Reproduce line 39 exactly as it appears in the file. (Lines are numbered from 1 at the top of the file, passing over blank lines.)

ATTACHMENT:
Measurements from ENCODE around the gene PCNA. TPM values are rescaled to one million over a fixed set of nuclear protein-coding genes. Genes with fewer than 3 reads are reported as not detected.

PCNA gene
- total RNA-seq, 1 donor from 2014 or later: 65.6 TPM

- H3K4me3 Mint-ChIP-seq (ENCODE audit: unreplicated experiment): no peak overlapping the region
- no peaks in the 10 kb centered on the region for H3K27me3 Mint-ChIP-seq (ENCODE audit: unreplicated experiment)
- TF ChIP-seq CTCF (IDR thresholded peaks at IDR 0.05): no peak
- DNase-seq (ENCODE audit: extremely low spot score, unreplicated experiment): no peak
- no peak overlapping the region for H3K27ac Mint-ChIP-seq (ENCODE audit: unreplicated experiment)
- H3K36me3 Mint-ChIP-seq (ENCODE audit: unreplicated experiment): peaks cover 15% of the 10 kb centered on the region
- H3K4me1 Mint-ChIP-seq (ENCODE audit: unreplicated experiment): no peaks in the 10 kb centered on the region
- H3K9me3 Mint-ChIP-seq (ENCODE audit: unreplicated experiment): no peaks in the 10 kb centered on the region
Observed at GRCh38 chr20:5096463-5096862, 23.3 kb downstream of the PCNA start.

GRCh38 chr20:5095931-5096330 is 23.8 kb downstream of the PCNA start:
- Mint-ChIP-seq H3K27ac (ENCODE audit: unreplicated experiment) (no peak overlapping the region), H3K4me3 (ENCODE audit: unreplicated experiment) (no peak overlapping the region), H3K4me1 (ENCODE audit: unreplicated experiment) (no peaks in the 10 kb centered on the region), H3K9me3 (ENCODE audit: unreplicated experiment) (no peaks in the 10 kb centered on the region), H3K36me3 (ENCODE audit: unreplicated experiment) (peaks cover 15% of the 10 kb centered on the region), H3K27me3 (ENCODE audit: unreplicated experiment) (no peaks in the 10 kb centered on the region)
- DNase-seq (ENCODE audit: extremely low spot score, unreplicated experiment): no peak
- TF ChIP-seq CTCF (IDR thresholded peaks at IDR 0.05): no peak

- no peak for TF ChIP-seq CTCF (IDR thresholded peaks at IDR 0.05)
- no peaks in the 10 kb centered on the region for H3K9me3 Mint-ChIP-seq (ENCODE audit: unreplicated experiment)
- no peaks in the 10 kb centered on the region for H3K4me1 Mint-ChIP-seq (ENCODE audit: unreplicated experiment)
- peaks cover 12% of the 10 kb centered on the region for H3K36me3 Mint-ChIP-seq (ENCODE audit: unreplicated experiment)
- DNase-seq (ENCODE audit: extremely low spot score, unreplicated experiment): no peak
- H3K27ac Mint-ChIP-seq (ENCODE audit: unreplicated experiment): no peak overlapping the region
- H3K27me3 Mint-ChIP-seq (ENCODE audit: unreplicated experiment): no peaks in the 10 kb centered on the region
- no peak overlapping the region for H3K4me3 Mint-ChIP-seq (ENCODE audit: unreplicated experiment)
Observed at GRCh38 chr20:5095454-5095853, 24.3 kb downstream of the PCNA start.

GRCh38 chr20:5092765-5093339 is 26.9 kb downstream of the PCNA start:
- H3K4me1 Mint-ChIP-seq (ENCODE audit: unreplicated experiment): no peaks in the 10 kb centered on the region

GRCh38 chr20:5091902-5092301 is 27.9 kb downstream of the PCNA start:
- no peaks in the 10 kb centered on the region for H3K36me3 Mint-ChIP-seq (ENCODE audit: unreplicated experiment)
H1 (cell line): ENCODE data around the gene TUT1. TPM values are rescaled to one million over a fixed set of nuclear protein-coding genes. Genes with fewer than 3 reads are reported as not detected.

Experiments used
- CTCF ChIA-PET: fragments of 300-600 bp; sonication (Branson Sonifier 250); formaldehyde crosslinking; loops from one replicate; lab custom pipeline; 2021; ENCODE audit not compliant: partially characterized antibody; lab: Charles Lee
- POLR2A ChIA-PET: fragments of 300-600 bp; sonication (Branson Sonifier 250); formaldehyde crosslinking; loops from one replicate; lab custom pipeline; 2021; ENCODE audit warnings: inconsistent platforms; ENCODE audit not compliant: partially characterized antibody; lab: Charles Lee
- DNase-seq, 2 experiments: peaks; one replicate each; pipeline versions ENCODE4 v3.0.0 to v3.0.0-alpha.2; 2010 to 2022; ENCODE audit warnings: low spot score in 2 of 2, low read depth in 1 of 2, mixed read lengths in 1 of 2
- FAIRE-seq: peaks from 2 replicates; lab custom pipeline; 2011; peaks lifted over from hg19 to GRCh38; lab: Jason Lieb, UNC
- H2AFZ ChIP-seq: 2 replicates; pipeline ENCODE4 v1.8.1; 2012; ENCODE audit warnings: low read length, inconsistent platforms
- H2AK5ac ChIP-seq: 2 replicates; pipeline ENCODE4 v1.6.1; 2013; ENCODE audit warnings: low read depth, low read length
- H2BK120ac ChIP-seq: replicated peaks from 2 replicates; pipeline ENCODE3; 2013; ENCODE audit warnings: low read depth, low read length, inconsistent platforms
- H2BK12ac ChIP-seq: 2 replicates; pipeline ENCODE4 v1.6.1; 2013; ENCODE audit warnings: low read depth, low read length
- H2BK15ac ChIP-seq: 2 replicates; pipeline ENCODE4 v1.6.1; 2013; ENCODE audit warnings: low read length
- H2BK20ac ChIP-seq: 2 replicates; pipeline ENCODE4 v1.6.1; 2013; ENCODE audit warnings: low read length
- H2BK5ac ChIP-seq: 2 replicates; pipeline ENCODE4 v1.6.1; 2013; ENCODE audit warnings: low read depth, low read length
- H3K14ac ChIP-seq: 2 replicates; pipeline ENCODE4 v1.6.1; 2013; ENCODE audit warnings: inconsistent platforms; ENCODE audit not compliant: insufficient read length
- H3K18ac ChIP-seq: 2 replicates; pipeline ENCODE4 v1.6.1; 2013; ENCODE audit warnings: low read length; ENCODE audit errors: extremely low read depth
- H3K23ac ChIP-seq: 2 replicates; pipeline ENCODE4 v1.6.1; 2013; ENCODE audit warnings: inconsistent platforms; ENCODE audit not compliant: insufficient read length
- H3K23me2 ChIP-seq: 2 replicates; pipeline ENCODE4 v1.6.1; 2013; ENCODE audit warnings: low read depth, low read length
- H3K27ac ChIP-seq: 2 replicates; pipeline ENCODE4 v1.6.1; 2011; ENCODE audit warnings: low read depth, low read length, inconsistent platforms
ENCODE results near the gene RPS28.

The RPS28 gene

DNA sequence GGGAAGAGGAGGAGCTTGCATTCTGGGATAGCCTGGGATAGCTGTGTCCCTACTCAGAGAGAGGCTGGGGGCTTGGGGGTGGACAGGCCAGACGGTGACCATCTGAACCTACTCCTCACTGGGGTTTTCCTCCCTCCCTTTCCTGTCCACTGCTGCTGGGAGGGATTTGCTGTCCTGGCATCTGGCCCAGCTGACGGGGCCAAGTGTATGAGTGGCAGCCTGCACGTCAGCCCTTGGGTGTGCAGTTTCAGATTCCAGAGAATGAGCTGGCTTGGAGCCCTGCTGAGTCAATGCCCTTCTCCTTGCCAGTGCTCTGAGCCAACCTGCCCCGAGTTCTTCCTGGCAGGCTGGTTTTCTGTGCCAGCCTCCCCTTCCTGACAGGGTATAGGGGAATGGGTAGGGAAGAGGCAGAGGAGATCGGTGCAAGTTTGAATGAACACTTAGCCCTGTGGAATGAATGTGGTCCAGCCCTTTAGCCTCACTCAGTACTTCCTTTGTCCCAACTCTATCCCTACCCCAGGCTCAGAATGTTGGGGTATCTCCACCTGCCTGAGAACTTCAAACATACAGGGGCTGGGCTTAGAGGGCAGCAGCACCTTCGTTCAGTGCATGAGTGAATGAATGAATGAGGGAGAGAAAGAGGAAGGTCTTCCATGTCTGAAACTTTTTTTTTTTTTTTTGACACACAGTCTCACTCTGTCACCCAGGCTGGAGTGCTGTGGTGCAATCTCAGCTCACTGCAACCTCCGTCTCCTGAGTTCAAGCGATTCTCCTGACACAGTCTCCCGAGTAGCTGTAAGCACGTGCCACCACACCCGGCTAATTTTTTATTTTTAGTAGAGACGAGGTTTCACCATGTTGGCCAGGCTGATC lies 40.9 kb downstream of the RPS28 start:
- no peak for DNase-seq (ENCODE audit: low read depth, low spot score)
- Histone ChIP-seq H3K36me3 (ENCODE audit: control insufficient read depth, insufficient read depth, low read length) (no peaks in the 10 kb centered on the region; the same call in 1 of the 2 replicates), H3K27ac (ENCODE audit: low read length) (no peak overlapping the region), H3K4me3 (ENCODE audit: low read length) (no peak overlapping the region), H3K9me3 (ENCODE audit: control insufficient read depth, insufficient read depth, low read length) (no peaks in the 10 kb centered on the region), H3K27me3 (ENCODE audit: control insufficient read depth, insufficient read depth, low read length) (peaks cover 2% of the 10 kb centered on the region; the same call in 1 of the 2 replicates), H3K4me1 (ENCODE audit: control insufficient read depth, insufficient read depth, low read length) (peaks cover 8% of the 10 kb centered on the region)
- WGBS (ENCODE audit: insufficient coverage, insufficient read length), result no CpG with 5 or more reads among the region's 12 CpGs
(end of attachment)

- H2BK12ac ChIP-seq: 2 replicates; pipeline ENCODE4 v1.6.1; 2013; ENCODE audit warnings: low read depth, low read length